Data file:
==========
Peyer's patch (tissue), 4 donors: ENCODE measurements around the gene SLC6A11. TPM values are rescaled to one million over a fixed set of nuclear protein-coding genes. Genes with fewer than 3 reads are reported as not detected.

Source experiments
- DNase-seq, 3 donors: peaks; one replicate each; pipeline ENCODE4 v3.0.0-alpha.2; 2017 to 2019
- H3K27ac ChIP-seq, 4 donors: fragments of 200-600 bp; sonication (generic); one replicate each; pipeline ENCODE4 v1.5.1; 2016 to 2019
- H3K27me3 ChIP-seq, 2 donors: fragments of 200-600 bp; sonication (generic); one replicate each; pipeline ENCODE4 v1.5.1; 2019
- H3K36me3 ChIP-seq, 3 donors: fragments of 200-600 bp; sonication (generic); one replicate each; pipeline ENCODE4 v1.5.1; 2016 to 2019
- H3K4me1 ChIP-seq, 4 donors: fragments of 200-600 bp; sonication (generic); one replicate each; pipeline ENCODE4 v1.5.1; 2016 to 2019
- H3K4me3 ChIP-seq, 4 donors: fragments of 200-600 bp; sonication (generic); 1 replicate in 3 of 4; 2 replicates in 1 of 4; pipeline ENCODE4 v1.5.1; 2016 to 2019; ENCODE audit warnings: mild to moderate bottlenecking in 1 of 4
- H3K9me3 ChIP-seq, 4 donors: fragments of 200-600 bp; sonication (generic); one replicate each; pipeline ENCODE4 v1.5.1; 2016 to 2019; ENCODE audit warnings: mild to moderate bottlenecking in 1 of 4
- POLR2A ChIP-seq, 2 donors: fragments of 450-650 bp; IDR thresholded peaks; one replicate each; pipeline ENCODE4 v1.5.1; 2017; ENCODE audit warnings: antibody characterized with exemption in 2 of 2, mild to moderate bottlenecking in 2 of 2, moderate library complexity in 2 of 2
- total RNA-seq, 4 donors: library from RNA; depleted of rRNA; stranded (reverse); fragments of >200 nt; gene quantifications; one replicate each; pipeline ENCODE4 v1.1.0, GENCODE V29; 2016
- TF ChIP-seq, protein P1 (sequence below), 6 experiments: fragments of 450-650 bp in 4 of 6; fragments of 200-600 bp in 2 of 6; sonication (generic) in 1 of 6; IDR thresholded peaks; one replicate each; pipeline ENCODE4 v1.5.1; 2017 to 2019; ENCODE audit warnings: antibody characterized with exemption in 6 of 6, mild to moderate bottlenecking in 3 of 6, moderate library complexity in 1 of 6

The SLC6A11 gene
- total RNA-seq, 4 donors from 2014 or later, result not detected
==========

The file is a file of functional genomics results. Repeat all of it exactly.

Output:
Peyer's patch (tissue), 4 donors: ENCODE measurements around the gene SLC6A11. TPM values are rescaled to one million over a fixed set of nuclear protein-coding genes. Genes with fewer than 3 reads are reported as not detected.

Source experiments
- DNase-seq, 3 donors: peaks; one replicate each; pipeline ENCODE4 v3.0.0-alpha.2; 2017 to 2019
- H3K27ac ChIP-seq, 4 donors: fragments of 200-600 bp; sonication (generic); one replicate each; pipeline ENCODE4 v1.5.1; 2016 to 2019
- H3K27me3 ChIP-seq, 2 donors: fragments of 200-600 bp; sonication (generic); one replicate each; pipeline ENCODE4 v1.5.1; 2019
- H3K36me3 ChIP-seq, 3 donors: fragments of 200-600 bp; sonication (generic); one replicate each; pipeline ENCODE4 v1.5.1; 2016 to 2019
- H3K4me1 ChIP-seq, 4 donors: fragments of 200-600 bp; sonication (generic); one replicate each; pipeline ENCODE4 v1.5.1; 2016 to 2019
- H3K4me3 ChIP-seq, 4 donors: fragments of 200-600 bp; sonication (generic); 1 replicate in 3 of 4; 2 replicates in 1 of 4; pipeline ENCODE4 v1.5.1; 2016 to 2019; ENCODE audit warnings: mild to moderate bottlenecking in 1 of 4
- H3K9me3 ChIP-seq, 4 donors: fragments of 200-600 bp; sonication (generic); one replicate each; pipeline ENCODE4 v1.5.1; 2016 to 2019; ENCODE audit warnings: mild to moderate bottlenecking in 1 of 4
- POLR2A ChIP-seq, 2 donors: fragments of 450-650 bp; IDR thresholded peaks; one replicate each; pipeline ENCODE4 v1.5.1; 2017; ENCODE audit warnings: antibody characterized with exemption in 2 of 2, mild to moderate bottlenecking in 2 of 2, moderate library complexity in 2 of 2
- total RNA-seq, 4 donors: library from RNA; depleted of rRNA; stranded (reverse); fragments of >200 nt; gene quantifications; one replicate each; pipeline ENCODE4 v1.1.0, GENCODE V29; 2016
- TF ChIP-seq, protein P1 (sequence below), 6 experiments: fragments of 450-650 bp in 4 of 6; fragments of 200-600 bp in 2 of 6; sonication (generic) in 1 of 6; IDR thresholded peaks; one replicate each; pipeline ENCODE4 v1.5.1; 2017 to 2019; ENCODE audit warnings: antibody characterized with exemption in 6 of 6, mild to moderate bottlenecking in 3 of 6, moderate library complexity in 1 of 6

The SLC6A11 gene
- total RNA-seq, 4 donors from 2014 or later, result not detected